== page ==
Others commented on a question on social media posted by the News and Tribune that they had had similar experiences. One woman said she was still unable to get her prescription that had been called into a Walgreens pharmacy that was closed and that her insurance would not pay for it again to be sent to another location. Another person said he had had a COVID test scheduled at Walgreens and when he arrived, found the pharmacy closed.

Floyd County Health Officer Dr. Tom Harris said he’s never seen wait times like this in his 30 years as a practicing physician and that he’s “alarmed at how long it’s taking people to get prescriptions filled in our community. It’s delaying care, it’s delaying people’s access.”

He added that he has personal knowledge of an anti-inflammatory medication he’d prescribed Wednesday at an area chain pharmacy that was still not available as of Friday afternoon. Harris also said from what he’s seen and heard, the delay seems to be not with medicine for chronic issues but either new prescriptions or ones related to new illness or injury.

But the residents’ concerns appear to be aimed largely at the bigger-box pharmacies. One man reported having no wait at the locally-owned Westmoreland Pharmacy in Southern Indiana, and on Friday afternoon, there was no wait at family-owned Mathes Pharmacy on Vincennes Street in New Albany.

Mathes owner Joe Dones told the News and Tribune he has had no issues with staffing during the pandemic because “we don’t have a lot of turnover.” But, he’s started to see signs of pharmaceutical supply issues over the past several weeks.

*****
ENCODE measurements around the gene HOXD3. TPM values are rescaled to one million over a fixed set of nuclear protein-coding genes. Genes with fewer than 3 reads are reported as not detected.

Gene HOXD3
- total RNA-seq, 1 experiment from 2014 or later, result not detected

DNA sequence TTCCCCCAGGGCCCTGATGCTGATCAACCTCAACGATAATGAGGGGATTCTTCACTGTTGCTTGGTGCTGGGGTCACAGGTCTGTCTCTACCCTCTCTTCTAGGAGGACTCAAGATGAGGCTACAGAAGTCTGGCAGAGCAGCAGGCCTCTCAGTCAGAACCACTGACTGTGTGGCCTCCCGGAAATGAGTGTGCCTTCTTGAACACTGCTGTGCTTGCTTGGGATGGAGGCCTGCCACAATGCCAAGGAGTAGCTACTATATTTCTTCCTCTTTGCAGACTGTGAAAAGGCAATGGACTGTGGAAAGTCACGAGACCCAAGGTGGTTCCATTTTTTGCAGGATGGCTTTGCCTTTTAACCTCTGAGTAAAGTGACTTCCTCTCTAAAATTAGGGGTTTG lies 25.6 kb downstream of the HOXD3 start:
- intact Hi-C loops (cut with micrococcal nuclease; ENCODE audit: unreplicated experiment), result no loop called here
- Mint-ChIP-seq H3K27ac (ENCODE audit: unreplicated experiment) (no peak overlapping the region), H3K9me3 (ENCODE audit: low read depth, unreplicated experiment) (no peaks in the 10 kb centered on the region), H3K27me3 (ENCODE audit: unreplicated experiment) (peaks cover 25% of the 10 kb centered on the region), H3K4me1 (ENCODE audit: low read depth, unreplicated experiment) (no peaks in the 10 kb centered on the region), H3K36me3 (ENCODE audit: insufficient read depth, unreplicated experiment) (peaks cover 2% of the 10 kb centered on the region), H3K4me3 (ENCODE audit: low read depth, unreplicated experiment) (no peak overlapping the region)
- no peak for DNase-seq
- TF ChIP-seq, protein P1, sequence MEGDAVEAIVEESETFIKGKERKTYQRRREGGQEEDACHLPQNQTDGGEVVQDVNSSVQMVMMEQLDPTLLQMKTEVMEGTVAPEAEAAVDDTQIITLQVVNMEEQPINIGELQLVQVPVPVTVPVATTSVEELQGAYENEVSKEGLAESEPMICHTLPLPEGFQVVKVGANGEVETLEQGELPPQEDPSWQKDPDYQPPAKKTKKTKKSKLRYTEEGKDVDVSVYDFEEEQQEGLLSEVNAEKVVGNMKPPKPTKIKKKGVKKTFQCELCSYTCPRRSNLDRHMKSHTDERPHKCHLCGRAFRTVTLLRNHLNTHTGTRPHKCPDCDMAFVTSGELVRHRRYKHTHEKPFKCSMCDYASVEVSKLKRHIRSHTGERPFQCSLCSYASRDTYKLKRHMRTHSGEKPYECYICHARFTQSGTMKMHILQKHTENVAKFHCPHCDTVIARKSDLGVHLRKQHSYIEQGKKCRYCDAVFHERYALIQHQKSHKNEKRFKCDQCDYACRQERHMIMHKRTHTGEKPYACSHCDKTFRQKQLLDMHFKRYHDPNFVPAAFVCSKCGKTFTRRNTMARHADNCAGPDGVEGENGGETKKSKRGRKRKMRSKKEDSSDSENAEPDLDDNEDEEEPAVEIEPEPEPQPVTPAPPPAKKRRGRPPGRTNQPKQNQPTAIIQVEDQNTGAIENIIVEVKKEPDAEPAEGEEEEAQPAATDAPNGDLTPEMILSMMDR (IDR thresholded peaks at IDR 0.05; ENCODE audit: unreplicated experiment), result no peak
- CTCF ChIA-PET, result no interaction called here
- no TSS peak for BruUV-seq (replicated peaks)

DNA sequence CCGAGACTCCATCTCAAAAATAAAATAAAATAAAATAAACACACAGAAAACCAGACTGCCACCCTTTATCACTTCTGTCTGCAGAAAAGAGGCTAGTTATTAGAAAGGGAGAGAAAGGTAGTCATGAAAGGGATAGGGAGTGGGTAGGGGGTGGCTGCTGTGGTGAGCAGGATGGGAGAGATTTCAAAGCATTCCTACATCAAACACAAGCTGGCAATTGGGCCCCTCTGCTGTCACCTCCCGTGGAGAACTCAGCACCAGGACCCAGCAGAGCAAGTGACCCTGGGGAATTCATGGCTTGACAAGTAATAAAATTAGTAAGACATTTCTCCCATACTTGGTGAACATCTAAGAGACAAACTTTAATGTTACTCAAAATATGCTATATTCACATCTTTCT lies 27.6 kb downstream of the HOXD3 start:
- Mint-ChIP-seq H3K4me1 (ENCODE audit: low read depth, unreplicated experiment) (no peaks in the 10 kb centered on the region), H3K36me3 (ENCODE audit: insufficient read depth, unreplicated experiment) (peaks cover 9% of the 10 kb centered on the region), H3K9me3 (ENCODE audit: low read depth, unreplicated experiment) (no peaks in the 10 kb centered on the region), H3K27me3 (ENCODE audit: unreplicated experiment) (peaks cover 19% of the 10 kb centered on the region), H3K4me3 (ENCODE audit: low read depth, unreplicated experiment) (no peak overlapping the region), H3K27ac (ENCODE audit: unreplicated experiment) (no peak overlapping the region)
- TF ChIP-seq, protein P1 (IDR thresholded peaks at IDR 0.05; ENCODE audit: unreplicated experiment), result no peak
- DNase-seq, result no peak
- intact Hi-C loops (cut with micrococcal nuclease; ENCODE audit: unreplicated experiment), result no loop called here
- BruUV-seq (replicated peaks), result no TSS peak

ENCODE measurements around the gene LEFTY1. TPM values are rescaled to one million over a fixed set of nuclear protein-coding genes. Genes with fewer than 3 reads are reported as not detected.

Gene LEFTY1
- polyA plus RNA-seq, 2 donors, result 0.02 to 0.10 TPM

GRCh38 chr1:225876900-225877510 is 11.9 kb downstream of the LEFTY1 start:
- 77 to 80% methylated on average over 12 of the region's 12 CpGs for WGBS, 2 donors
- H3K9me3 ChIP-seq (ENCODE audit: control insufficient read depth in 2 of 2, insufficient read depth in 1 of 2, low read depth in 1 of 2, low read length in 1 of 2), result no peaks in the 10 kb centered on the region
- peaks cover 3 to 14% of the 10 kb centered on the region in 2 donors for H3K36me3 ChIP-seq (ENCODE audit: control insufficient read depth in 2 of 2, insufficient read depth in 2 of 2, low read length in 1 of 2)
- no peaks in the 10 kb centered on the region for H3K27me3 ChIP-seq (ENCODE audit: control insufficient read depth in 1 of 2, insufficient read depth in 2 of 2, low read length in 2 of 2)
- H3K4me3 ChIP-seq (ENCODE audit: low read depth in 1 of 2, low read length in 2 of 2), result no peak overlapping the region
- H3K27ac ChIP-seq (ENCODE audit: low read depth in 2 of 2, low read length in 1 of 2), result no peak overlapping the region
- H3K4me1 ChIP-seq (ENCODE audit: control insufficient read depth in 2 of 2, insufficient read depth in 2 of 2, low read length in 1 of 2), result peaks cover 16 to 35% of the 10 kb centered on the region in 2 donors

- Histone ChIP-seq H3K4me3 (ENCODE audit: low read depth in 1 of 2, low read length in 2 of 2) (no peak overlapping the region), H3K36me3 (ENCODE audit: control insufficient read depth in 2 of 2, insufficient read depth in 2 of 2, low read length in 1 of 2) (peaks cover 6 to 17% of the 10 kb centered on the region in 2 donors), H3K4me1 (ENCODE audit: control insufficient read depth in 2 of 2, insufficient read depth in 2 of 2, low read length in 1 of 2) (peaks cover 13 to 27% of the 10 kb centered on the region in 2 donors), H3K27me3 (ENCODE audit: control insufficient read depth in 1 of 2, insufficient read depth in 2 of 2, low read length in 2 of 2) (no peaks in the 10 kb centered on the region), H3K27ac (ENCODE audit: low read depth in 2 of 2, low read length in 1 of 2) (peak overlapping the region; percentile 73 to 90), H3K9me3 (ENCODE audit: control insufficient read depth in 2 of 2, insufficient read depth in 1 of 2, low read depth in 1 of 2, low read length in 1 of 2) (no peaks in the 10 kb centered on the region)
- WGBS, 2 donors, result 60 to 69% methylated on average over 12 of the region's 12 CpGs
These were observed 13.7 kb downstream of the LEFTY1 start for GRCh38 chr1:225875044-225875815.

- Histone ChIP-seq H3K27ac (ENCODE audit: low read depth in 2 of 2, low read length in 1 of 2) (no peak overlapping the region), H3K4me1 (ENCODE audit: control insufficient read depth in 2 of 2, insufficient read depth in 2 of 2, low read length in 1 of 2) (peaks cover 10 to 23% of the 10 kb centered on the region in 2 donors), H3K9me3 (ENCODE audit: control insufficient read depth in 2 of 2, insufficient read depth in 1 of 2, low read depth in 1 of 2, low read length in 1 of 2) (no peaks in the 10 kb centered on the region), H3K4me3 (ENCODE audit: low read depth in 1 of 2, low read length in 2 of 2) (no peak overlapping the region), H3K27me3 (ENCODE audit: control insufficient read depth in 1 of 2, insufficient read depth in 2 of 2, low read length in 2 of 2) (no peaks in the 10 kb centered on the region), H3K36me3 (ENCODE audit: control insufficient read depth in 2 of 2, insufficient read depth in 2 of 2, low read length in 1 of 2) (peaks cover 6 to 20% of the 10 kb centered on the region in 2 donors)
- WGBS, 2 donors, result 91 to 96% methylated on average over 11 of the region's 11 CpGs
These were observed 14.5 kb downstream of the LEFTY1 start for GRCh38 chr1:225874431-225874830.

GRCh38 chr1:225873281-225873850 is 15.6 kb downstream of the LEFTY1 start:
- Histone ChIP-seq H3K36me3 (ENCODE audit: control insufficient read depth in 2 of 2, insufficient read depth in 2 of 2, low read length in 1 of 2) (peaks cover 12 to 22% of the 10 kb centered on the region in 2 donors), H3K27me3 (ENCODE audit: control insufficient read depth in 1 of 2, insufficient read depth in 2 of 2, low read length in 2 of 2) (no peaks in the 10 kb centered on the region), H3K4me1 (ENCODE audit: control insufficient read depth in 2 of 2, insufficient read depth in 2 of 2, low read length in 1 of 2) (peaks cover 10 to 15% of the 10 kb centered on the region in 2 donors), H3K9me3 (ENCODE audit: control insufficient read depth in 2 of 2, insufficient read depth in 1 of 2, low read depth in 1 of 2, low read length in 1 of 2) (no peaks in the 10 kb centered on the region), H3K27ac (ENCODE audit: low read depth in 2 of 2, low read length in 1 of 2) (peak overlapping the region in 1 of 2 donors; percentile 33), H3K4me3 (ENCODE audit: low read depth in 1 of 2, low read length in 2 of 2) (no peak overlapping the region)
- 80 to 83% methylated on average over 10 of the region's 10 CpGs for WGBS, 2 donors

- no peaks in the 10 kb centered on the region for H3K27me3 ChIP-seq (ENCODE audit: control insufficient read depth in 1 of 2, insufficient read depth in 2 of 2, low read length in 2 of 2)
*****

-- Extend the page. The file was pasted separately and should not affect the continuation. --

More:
“We’re starting to see more and more drug shortages — outages of things that have always been readily available,” he said. There hasn’t seemed to be a rhyme or reason to what is limited. “It’s just random — no particular class, there’s no pattern or anything.”

He said it hasn’t been an issue getting customers their medications because the Mathes team has just sought out those more limited drugs from different suppliers rather than their main ones.

“But I can see that if this goes on for another month or so, those not-the-main-suppliers are going to start drying up so it’s going to be harder and harder to find,” he said.

Dones said he feels it’s likely the shipping issues that have worsened in recent weeks and months of the pandemic, and “I would say it’s probably going to stay the same or get worse over the next month or so until they get things back in line with the supply-demand for everything, not just pharmaceuticals.”

The News and Tribune attempted to speak with the manager of a local Walgreens but was referred to the corporate media relations department, and a voicemail left with them Friday was not returned.

CVS Health provided this statement when asked about local residents’ concerns.

“We continue to meet the demand for COVID-19 testing and vaccinations in addition to providing trusted pharmacy care and innovative health solutions to our patients,” it reads. “Our teams remain flexible in meeting customers’ needs in a dynamic environment, and we’ve embarked on a nationwide hiring push to continue responding to the needs of communities across the country during the fall and winter months when the incidence of flu is expected to increase and as COVID-19 vaccination and testing remain in high demand.”

The nationwide hiring push was announced in September by CVS Health, with the aim to hire 25,000 additional pharmacists, pharmacy technicians and retail associates to “support flu season, COVID-19 vaccinations and testing,” a news release said.
© 2022 Community Newspaper Holdings, Inc.